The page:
Sun June 15, 2014
Deep Underground, Oceans Of Water May Be Trapped In A Crystal 'Sponge'
Originally published on Sun June 15, 2014 6:58 pm
Science teachers may have to add a whole new layer to the water cycle.
Scientists have discovered evidence of a vast reservoir of water hiding up to 400 miles beneath the surface.
The discovery could transform our understanding of how the planet was formed, suggesting that Earth's water may have come from within, rather than from collisions with large, icy comets.
The water is trapped in a blue mineral called ringwoodite that sits in the mantle, a hot, rocky layer between the Earth's crust and outer core. That means the water is not the familiar liquid, vapor or ice, but a fourth, mineral form. We reported earlier this year on a rare diamond containing a microscopic piece of ringwoodite that bolstered evidence for the vast wet zone.
It is likely the largest reservoir of water on the planet, and could be the source of the oceans' liquid. The study was published in the journal Science.
The study is also remarkable for the discovery that melting and movement of rock occurs in a layer of the mantle known as the transition zone, between the upper and lower mantles, the Guardian reports. Most melting was thought to occur at much shallower depths.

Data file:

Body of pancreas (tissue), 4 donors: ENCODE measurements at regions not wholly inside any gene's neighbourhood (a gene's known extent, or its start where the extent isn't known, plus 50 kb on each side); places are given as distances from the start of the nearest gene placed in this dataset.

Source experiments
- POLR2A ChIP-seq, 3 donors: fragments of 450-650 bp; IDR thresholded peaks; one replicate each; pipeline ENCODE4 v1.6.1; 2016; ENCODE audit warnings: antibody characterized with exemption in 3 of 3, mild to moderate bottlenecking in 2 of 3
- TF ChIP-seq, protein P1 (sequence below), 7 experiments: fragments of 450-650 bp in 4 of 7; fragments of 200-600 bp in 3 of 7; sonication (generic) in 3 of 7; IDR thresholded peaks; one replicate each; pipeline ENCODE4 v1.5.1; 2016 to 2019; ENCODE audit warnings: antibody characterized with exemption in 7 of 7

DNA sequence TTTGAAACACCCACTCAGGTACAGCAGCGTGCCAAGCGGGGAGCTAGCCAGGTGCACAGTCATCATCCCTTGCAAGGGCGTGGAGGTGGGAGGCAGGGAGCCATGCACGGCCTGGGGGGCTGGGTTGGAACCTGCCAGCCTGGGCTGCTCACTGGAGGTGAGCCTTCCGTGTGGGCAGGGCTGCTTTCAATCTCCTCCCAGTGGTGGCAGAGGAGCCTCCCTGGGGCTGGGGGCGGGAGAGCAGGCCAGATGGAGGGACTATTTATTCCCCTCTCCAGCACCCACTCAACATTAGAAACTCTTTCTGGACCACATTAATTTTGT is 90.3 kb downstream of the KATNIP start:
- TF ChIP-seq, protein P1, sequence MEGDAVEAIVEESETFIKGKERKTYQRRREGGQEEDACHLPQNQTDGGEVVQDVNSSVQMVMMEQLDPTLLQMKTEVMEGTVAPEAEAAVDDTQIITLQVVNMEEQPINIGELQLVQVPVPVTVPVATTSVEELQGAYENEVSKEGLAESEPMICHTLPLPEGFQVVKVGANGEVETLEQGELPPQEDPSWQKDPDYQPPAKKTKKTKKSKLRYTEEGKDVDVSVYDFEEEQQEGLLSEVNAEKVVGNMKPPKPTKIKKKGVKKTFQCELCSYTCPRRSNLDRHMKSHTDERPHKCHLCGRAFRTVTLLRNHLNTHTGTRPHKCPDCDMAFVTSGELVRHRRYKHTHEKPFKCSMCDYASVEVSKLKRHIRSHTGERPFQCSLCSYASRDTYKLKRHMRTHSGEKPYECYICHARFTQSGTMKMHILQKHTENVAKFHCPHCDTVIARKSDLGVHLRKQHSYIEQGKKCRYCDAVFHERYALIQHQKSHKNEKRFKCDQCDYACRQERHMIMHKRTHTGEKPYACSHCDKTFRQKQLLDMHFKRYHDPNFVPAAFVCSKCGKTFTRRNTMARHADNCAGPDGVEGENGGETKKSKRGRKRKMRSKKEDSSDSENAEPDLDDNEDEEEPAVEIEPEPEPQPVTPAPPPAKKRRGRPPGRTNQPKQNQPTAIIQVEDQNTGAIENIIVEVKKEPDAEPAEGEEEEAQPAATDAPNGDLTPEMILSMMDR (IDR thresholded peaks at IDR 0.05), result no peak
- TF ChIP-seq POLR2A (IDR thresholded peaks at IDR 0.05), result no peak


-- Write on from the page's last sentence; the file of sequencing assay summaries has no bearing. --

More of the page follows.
"Geological processes on the Earth's surface, such as earthquakes or erupting volcanoes, are an expression of what is going on inside the Earth, out of our sight," said Geophysicist Steve Jacobsen from Northwestern University, co-author of the study.
"I think we are finally seeing evidence for a whole-Earth water cycle, which may help explain the vast amount of liquid water on the surface of our habitable planet. Scientists have been looking for this missing deep water for decades," he said.
The study relied on seismometers across the U.S. and lab experiments simulating rocks under high pressure, says Nature World News.
"Ringwoodite here is key," it notes. "Its crystal-like structure makes it act like a sponge and draw in hydrogen and trap water."
It could be a vast amount of water, says the Guardian. "If just 1 percent of the weight of mantle rock located in the transition zone was water it would be equivalent to nearly three times the amount of water in our oceans, Jacobsen said."